There and Back Again
The desert and the parched land will exult; the steppe will rejoice and bloom. They will bloom with abundant flowers, and rejoice in joyful song. The glory of Lebanon will be given to them, the splendor of Carmel and Sharon; they will see the glory of the Lord, the splendor of our God. Strengthen the hands that are feeble, make firm the knees that are weak, say to those who are frightened: be strong, fear not! Here is your God, he comes with vindication; with divine recompense he comes to save you."
-- Isaiah 35:1-4
I was stuffed with Navajo tacos and beer as we left the old Cameron Trading Post and jumped in my buddy's Ford pick-up truck.
A warm wind buffeted my face through the passenger window as we rumbled over Tanner's Crossing, a one-lane swayback suspension bridge spanning that stretch of the Little Colorado River. I could feel the side-to-side movement of the bridge while squinting at the river 100's of feet below. Never one for man-made heights, I was ill at ease. Fortunately I was fine with natural heights, because we were on our way to the North Rim of the Grand Canyon to hike miles of steep terrain to the Colorado River far below.
Past Bitter Springs, Marble Canyon and Jacob Lake, a long series of primitive forest roads wound their way southwest through pristine alpine wilderness to the Bill Hall trailhead at the edge of the North Rim. We arrived an hour or so before sunset, so had plenty of time to set up camp and enjoy the spectacular views of the Canyon. Another half dozen in our expedition arrived a short time later, set up their tents, and joined us for steaks, beans and beer.
It was early September, so I had only packed my sleeping bag and left the tent at home. As the other guys zipped themselves into their tents for the night, I tried to unsuccessfully to relax while gazing up through the pine tree canopy at the uncountable stars twinkling in the heavens above. Considering that I was in the full fury of a major storm in my life, being able to relax seemed virtually impossible.
I awoke before sunrise, stirred by the gentle rustling of branches. I squinted in the dim light through crusty eyes at the surrounding forest. There were plentiful elk and deer within a stone's throw, but it was the sight of my sleeping bag covered in a thick layer of frost that really caught my attention. It was also as stiff as a board. Naturally I was shivering, so quickly popped up and got busy with preparations for the hike.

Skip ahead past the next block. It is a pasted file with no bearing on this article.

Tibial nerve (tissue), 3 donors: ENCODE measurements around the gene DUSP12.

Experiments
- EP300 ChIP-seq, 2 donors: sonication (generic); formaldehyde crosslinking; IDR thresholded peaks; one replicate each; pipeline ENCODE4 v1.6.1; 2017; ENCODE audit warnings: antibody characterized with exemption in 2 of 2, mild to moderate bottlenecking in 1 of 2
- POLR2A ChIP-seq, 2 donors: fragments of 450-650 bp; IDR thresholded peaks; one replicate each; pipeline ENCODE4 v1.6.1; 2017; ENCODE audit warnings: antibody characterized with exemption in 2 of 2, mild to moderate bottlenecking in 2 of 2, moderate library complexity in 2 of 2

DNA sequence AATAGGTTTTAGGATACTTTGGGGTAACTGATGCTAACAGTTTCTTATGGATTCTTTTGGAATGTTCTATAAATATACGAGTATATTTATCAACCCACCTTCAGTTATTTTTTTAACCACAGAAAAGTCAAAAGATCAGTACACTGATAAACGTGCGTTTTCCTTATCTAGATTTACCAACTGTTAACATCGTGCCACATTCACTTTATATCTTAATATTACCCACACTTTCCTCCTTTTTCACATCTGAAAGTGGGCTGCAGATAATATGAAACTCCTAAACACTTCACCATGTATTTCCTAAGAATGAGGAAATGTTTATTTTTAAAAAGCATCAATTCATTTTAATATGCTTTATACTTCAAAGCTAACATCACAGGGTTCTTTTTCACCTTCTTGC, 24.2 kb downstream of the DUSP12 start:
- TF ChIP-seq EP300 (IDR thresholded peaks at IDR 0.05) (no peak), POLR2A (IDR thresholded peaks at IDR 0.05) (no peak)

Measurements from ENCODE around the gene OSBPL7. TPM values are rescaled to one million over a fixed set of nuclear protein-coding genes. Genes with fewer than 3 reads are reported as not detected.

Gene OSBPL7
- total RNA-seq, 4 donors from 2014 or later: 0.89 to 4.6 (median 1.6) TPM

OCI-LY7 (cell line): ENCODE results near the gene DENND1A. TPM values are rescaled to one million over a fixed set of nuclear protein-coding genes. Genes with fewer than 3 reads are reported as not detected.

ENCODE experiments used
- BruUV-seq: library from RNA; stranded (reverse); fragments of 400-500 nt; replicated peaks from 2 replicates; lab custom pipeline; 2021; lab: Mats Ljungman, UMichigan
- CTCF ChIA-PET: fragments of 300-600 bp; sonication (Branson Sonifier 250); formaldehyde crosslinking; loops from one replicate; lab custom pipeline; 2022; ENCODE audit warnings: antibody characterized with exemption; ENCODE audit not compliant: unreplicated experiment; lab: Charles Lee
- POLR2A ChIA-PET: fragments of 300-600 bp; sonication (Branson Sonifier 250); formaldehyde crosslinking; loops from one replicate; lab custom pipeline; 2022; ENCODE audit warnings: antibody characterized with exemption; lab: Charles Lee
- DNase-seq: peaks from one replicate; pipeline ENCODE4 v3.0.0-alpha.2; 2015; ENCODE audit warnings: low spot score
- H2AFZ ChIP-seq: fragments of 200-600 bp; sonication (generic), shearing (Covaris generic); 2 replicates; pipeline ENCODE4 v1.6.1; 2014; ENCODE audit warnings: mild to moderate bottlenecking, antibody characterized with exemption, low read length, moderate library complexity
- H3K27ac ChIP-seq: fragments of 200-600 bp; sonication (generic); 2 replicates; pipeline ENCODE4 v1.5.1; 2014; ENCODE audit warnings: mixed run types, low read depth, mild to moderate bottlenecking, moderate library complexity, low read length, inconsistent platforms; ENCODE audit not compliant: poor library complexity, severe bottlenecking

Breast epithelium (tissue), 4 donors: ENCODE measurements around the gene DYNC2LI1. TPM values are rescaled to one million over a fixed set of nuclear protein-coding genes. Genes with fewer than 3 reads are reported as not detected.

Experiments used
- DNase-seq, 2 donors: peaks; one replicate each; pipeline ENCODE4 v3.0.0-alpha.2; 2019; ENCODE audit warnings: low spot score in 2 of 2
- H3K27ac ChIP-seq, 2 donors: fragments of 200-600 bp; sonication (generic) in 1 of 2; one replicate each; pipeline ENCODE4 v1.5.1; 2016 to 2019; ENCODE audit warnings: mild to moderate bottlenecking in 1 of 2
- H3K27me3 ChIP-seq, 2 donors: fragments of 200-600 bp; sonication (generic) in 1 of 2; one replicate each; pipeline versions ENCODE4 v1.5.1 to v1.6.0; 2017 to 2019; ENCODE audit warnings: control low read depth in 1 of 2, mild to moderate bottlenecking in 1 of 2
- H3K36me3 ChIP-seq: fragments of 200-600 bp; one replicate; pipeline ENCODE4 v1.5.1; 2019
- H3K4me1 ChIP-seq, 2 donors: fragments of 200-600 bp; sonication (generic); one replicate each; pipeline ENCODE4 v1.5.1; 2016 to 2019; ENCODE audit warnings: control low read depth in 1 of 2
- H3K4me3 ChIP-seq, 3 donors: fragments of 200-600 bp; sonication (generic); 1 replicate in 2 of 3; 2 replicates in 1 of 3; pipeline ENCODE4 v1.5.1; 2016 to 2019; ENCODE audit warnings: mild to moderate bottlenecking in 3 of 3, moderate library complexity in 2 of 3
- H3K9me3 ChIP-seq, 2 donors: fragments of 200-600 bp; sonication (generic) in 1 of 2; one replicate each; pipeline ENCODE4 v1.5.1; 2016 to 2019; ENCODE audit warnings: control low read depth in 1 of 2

Tents or not, the other guys were subjected to the same cold snap as I was, so took my lead and got busy with breaking camp and securing their large packs. Thirty minutes later we were dropping down steep switchbacks that clung to 1500 feet of vertical rock face. In spite of the meticulous planning, packing and repacking of my gear prior, I spent the first hour or so wondering how I could have possibly overburdened myself with so much weight.
In sharp contrast to the cool alpine at the top of the rim, the Canyon's desert terrain blasted us with 100+ degree temperatures. I did my best to cache extra water for the trip out, but was getting a bit worried at the rate I was consuming my limited supply. We were making for the Esplanade above Thunder River Falls which would take us most of the day. I would have to start conserving water if I was going to make it there to fill up.
I was 25 years younger at the time, and in pretty decent shape, but the long hot stretches and heavy pack was taking its toll. Even so, that provided a practical excuse to avoid a lot of chatter with the other guys, which was fine as far as I was concerned. I was still struggling to relax and feeling mostly alone in my personal storm.
Seven miles in, my thoughts did start to quiet a bit, the internal chatter slowly giving way to the crunching rhythm of my boots on granite, the occasional breeze ruffling desert brush, a hawk's call overhead... until a sudden ruckus from my buddies broke the peace. A large rattler coiled up under a mesquite bush was the culprit.
Well, I didn't want any part of that, so continued on down the trail after the briefest of glances. I already had enough on my mind without risking another venomous bite. It's kind of interesting to recall that now, because that rattler was the only one I've ever seen in the desert wilderness. Considering the amount of desert hiking I've done in the years since, I just consider that another blessing.
If nothing else, I'll credit the encounter with that old snake for snapping me out of some pointless, brooding thoughts. The Esplanade was just a couple more miles ahead and looked like it would be an adequate place to rest and camp for the night. Early the next morning, I'd make for Thunder River Falls.
The next day found me stretching out the last of my water supply with a relentless heat pummeling my aching body and wavering will power which was stretched to the limit. I was out in the lead, my buddy just behind, and the rest of our group straining about a mile further behind. We were dropping down yet another set of switchbacks, but at least the falls were in reach because I could see them about a half mile away off to my left.